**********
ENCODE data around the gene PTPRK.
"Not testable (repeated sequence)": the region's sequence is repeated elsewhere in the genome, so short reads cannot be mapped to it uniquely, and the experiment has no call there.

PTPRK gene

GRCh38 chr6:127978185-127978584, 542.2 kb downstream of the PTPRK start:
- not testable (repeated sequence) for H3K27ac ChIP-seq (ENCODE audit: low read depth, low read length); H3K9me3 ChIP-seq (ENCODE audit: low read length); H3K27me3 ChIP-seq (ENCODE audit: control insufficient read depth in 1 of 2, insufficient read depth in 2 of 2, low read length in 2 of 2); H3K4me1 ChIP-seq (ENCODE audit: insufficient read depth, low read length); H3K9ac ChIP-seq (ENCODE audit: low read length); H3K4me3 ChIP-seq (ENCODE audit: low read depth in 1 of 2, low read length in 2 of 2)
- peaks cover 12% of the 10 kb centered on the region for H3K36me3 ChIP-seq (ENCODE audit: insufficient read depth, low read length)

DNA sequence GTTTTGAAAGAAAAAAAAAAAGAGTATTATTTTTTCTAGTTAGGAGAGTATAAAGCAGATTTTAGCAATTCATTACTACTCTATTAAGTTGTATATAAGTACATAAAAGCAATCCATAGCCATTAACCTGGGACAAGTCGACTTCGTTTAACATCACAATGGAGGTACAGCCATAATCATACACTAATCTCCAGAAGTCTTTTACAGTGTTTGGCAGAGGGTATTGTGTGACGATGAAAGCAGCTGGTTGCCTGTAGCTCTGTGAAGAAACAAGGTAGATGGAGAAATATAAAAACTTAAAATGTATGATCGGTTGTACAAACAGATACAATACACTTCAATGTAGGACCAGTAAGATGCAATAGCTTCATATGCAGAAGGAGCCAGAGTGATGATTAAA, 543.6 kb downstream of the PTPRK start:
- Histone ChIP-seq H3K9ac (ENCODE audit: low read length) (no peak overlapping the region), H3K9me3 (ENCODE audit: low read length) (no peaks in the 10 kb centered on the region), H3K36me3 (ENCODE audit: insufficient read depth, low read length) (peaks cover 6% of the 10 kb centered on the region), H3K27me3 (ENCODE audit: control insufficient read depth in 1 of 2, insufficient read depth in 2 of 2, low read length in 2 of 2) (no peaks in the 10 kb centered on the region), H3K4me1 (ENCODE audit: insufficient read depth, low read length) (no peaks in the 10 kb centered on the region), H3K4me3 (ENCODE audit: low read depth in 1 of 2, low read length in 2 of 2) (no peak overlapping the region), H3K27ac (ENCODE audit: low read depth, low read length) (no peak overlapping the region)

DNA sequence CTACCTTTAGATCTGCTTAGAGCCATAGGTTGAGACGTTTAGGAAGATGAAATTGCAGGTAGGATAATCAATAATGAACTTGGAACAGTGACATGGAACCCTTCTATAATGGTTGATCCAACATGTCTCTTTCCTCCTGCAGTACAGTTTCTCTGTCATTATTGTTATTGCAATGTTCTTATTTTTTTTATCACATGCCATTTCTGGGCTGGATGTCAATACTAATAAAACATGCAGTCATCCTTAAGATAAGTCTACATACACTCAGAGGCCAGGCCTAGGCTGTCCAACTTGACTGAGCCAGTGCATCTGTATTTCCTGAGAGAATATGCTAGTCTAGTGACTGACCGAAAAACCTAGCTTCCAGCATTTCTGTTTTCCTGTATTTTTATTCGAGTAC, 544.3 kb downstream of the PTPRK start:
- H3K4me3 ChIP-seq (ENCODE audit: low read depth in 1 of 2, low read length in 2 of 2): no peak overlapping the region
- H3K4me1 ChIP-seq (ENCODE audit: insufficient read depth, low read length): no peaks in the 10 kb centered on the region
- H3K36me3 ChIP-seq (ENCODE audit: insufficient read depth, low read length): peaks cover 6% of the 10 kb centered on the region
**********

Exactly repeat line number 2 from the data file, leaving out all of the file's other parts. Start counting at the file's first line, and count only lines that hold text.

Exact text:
"Not testable (repeated sequence)": the region's sequence is repeated elsewhere in the genome, so short reads cannot be mapped to it uniquely, and the experiment has no call there.